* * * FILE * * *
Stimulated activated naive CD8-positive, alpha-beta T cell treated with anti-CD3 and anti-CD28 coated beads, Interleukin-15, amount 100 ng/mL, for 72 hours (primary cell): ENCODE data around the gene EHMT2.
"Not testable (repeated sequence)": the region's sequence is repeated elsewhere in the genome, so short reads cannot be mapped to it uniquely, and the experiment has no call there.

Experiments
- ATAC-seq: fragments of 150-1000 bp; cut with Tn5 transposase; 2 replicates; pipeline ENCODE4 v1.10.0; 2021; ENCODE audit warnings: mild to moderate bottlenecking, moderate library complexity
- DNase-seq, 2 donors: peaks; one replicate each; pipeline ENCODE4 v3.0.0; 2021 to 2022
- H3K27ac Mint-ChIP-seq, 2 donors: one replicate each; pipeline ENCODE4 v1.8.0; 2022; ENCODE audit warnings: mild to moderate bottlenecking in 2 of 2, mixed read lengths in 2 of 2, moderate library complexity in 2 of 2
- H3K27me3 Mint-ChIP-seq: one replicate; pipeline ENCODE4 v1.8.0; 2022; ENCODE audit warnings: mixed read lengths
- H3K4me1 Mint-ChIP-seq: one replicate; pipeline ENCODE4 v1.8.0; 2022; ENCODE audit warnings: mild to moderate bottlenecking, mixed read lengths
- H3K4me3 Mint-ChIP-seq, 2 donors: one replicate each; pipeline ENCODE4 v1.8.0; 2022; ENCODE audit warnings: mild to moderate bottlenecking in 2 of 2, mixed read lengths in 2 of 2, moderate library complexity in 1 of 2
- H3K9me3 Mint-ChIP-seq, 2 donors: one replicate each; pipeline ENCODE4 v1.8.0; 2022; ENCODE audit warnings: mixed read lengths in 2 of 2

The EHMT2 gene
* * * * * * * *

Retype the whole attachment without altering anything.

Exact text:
Stimulated activated naive CD8-positive, alpha-beta T cell treated with anti-CD3 and anti-CD28 coated beads, Interleukin-15, amount 100 ng/mL, for 72 hours (primary cell): ENCODE data around the gene EHMT2.
"Not testable (repeated sequence)": the region's sequence is repeated elsewhere in the genome, so short reads cannot be mapped to it uniquely, and the experiment has no call there.

Experiments
- ATAC-seq: fragments of 150-1000 bp; cut with Tn5 transposase; 2 replicates; pipeline ENCODE4 v1.10.0; 2021; ENCODE audit warnings: mild to moderate bottlenecking, moderate library complexity
- DNase-seq, 2 donors: peaks; one replicate each; pipeline ENCODE4 v3.0.0; 2021 to 2022
- H3K27ac Mint-ChIP-seq, 2 donors: one replicate each; pipeline ENCODE4 v1.8.0; 2022; ENCODE audit warnings: mild to moderate bottlenecking in 2 of 2, mixed read lengths in 2 of 2, moderate library complexity in 2 of 2
- H3K27me3 Mint-ChIP-seq: one replicate; pipeline ENCODE4 v1.8.0; 2022; ENCODE audit warnings: mixed read lengths
- H3K4me1 Mint-ChIP-seq: one replicate; pipeline ENCODE4 v1.8.0; 2022; ENCODE audit warnings: mild to moderate bottlenecking, mixed read lengths
- H3K4me3 Mint-ChIP-seq, 2 donors: one replicate each; pipeline ENCODE4 v1.8.0; 2022; ENCODE audit warnings: mild to moderate bottlenecking in 2 of 2, mixed read lengths in 2 of 2, moderate library complexity in 1 of 2
- H3K9me3 Mint-ChIP-seq, 2 donors: one replicate each; pipeline ENCODE4 v1.8.0; 2022; ENCODE audit warnings: mixed read lengths in 2 of 2

The EHMT2 gene